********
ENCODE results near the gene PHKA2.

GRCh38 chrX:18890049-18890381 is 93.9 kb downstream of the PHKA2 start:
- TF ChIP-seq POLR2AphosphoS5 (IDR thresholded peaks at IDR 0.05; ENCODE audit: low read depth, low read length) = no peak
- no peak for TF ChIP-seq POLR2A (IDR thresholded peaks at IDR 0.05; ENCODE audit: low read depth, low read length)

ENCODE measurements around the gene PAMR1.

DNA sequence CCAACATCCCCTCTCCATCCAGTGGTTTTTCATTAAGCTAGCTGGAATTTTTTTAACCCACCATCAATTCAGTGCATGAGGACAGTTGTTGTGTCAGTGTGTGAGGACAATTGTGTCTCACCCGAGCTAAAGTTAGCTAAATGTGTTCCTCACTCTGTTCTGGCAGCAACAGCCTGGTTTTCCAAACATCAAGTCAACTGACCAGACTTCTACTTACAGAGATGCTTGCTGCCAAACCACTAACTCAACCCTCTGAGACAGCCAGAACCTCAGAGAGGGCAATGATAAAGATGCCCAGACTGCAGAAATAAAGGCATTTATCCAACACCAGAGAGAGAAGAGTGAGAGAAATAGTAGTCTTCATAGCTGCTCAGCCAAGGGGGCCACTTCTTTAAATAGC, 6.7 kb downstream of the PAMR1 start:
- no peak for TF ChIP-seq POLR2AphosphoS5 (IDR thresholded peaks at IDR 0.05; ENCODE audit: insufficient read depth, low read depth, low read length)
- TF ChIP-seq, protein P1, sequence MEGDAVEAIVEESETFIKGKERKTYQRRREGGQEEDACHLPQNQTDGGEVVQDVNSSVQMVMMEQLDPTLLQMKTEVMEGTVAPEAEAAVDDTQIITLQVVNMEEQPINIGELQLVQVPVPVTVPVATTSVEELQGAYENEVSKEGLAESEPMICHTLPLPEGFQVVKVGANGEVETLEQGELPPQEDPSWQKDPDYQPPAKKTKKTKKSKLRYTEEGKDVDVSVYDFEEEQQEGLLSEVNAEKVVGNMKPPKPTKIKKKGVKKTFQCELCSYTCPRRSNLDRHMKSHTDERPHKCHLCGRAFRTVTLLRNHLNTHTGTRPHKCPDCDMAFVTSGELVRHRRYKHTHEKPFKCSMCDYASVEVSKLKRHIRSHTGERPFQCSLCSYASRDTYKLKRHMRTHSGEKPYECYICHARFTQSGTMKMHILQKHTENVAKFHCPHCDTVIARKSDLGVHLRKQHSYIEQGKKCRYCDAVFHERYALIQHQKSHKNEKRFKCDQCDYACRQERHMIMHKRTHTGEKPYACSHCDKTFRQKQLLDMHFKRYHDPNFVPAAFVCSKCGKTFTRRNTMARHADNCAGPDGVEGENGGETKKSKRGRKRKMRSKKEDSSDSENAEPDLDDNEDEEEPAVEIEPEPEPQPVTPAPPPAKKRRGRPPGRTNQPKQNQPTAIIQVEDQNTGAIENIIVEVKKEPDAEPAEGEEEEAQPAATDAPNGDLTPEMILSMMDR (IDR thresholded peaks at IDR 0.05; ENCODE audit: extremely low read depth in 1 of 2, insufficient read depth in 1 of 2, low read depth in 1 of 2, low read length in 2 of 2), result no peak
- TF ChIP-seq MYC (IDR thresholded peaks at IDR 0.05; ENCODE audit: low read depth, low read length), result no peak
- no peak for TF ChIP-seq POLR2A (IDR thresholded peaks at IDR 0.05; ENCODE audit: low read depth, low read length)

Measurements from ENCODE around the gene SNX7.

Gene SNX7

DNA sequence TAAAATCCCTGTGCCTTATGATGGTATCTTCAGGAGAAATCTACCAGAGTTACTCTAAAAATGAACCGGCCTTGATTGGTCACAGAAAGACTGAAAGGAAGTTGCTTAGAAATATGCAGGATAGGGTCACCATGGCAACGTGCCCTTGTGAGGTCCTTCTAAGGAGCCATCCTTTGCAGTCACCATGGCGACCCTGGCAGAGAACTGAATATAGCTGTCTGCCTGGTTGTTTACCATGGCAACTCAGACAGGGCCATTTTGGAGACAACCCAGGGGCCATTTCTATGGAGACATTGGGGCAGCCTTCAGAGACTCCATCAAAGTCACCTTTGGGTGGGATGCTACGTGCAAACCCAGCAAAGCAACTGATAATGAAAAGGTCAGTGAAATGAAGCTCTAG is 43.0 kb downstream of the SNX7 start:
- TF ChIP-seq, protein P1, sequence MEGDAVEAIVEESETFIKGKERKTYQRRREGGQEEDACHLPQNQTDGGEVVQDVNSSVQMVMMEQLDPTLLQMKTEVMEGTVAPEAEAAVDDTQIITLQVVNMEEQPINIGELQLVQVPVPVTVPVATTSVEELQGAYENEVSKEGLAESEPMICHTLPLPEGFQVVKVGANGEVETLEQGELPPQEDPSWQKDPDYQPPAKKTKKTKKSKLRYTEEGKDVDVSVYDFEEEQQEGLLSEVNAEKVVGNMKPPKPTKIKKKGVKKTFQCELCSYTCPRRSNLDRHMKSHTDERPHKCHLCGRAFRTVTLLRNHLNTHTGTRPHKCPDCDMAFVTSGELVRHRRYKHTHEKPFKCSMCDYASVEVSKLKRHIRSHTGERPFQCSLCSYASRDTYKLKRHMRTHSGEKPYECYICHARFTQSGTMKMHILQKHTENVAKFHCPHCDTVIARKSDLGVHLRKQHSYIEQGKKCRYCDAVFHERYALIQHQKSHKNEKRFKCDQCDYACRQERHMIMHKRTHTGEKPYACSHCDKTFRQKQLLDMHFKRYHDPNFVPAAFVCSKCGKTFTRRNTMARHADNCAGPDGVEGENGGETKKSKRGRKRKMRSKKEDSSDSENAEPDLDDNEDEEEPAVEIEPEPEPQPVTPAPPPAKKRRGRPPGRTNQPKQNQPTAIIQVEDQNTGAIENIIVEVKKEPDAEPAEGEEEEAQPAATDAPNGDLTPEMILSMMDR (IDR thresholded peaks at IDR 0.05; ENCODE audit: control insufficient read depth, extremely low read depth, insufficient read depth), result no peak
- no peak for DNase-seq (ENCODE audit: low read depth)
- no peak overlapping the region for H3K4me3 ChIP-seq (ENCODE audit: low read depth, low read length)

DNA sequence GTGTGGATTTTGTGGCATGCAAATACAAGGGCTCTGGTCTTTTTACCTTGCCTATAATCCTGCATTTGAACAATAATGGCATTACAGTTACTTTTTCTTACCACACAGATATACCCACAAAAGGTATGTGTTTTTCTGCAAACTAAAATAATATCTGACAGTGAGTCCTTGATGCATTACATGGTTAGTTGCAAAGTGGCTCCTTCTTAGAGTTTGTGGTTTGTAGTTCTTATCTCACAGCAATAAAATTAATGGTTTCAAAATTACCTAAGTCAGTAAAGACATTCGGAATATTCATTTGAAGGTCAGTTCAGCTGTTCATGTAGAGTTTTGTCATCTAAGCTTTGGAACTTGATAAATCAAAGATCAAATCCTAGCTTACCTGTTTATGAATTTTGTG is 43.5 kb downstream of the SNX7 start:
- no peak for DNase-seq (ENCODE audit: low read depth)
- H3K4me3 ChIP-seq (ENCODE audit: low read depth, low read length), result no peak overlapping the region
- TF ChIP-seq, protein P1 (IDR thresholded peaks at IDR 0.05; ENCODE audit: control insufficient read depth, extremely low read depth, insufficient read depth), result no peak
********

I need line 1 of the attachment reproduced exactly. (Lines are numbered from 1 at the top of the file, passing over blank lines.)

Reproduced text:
ENCODE results near the gene PHKA2.